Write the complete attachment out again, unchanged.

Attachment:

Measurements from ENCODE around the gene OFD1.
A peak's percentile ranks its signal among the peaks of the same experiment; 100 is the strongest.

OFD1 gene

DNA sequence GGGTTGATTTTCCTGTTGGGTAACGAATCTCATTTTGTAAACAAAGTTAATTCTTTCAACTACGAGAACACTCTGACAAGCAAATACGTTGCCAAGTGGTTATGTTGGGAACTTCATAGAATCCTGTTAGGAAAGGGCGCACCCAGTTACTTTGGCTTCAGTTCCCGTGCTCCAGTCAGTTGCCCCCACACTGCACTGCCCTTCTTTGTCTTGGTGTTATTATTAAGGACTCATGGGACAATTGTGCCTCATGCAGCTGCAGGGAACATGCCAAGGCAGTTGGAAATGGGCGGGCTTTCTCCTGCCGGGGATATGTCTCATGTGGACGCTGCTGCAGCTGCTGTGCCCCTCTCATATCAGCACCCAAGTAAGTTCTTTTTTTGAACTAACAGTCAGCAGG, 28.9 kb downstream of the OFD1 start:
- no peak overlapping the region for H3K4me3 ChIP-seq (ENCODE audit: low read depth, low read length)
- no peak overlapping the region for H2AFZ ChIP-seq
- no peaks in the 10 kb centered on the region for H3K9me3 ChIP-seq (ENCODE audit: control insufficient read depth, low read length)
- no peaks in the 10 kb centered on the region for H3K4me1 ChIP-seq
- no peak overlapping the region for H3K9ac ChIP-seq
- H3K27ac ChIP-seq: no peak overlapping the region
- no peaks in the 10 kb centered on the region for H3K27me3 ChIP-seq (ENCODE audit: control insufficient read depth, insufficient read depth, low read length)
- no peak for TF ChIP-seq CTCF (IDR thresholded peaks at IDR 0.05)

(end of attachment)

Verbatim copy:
Measurements from ENCODE around the gene OFD1.
A peak's percentile ranks its signal among the peaks of the same experiment; 100 is the strongest.

OFD1 gene

DNA sequence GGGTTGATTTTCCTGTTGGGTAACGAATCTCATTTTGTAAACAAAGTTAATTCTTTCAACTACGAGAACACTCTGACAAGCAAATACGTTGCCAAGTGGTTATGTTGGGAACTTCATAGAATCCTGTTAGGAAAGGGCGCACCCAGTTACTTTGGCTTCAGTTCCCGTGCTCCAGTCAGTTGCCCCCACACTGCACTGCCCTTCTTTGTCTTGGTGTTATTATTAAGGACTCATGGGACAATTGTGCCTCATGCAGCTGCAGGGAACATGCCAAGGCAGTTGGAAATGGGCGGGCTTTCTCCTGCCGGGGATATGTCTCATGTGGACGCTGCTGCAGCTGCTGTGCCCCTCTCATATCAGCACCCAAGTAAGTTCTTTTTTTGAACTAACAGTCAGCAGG, 28.9 kb downstream of the OFD1 start:
- no peak overlapping the region for H3K4me3 ChIP-seq (ENCODE audit: low read depth, low read length)
- no peak overlapping the region for H2AFZ ChIP-seq
- no peaks in the 10 kb centered on the region for H3K9me3 ChIP-seq (ENCODE audit: control insufficient read depth, low read length)
- no peaks in the 10 kb centered on the region for H3K4me1 ChIP-seq
- no peak overlapping the region for H3K9ac ChIP-seq
- H3K27ac ChIP-seq: no peak overlapping the region
- no peaks in the 10 kb centered on the region for H3K27me3 ChIP-seq (ENCODE audit: control insufficient read depth, insufficient read depth, low read length)
- no peak for TF ChIP-seq CTCF (IDR thresholded peaks at IDR 0.05)